The Procrastinator’s ABCs of e-Commerce Fraud in 2015

The onus of protection is placed on retailers to shield themselves and their customers from e-commerce fraud

The 2015 retail sales year is predicted to close with a 14 percent increase in U.S. sales ($347 billion total) and the holiday season (Q4) is expected to comprise nearly a third of all transactions. However, in this dog-eat-dog world, the onus of protection is placed on retailers to shield themselves and their customers from e-commerce fraud. For the past few holiday retail seasons, even big retailers weren’t immune to hacks, fraud and data breaches. This leads to headlines that instill valid fear in consumers and retailers alike. According to SoandSo, attempted fraudulent transactions increased 61 percent year over year last year.

When it comes to fighting online fraud, retailers must balance intentional friction to gather enough evidence to trust a consumer’s identity with making it convenient enough to avoid cart abandonment. It is all about time vs. money and keeping the consumer experience sufficiently free of hassle. With the increase in online shopping, there is an increased need to be aware of fraud opportunities. On average, merchants manually review 27 percent of orders that are flagged as suspicious, each order taking 6 minutes to review. In the U.S. alone, 800,000 temporary agents will be hired in Q4 to help retailers keep customer service levels high and verify these risky transactions.

If you have not yet deployed a fraud platform and read this far in this article, it is likely you need one. It is the very basic building block of automatic transaction review for medium-sized and growing retailers that want to achieve scale online.

If fraud and chargebacks are reaching a level that is concerning management, you have to decide if you’re going to buy a fraud platform, build one or completely outsource your order review. All are good options and, depending on the complexity of your business and the types of products you sell, the answer varies from merchant to merchant. If you have the development resources and the ability to provide ongoing support to a fraud tool, then you can consider a solution that you utilize in house. However, for most merchants, in order to really focus on their core business, outsourcing fraud efforts makes the most sense. Within the outsourced and in-house options, there are a variety of options to consider, but the primary importance is on whether you are looking for a consultative model that requires rules to be updated and maintained, or a machine-learning option that learns on its own from the experience of working with your business.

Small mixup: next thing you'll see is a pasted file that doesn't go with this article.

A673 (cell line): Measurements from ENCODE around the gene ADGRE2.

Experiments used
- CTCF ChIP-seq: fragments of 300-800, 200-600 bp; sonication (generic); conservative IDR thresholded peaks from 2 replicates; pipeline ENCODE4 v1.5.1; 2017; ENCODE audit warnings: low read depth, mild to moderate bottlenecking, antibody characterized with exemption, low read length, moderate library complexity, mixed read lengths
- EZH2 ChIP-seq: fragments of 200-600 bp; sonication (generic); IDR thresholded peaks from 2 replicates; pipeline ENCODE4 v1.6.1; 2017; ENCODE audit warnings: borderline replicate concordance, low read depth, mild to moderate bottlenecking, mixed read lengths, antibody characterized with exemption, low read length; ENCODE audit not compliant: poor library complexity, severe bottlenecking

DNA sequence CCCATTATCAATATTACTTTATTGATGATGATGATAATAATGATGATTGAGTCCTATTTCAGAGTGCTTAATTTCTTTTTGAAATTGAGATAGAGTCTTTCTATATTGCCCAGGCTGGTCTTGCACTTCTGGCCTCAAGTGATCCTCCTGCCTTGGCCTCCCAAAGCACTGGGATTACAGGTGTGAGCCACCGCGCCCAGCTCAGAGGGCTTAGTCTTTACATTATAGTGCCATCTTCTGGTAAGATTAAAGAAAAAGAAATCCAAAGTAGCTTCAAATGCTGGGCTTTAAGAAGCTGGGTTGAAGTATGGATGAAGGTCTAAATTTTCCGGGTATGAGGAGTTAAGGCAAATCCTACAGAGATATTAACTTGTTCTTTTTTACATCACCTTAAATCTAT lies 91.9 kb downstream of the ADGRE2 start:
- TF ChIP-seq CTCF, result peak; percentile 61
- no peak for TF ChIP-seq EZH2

Either way, if you are a merchant who does not yet have a fraud protection plan in place for this holiday season, the bad news is that you are behind the curve, as most of the e-commerce industry solidifies its fraud-fighting tools during the month of October. The good news is that it is not too late to still blow last year’s revenue goals and customer service benchmarks out of the water!

Just follow these simple ABCs, specifically for procrastinating merchants, of e-commerce fraud:

  • Automate. It is never too late to automate your order review process. You can integrate and access identity data your business needs to be successful within your existing workflow and/or platform. This can help you identify good orders more quickly and speed them to clear, while spending more time on troublesome orders in the process of deciding whether to reject them.
  • Best identity. Use the best identity data in the industry, including mobile phone and email information, to be confident and accurate in your decisions to clear orders or flag potential problems. Use real-time data so you have the latest information in today’s world of constant change.
  • Clear, clear, clear. Keep your good customers happy with frictionless fulfillment to keep orders flowing. Today’s customers don’t wait for their purchases. Confidence in your order clearing means more money flowing. Add friction to those orders that seem suspicious. Make them earn your trust before you approve their transactions.

The unprecedented number of data breaches in the U.S. in the past year alone exposed tens of millions of people’s personally identifiable information (PII) to fraudsters. Couple this with skyrocketing mobile commerce adoption—infamously under-secured—and Europay, MasterCard and Visa (EMV) implementation (which shores up physical retail outlets, but pushes fraud online), and we have a recipe for potential disaster. Therefore, online merchants must recognize this confluence of forces eroding their bottom line and reducing consumer trust at a time of the year when we want them to be shopping online with joyful abandon.

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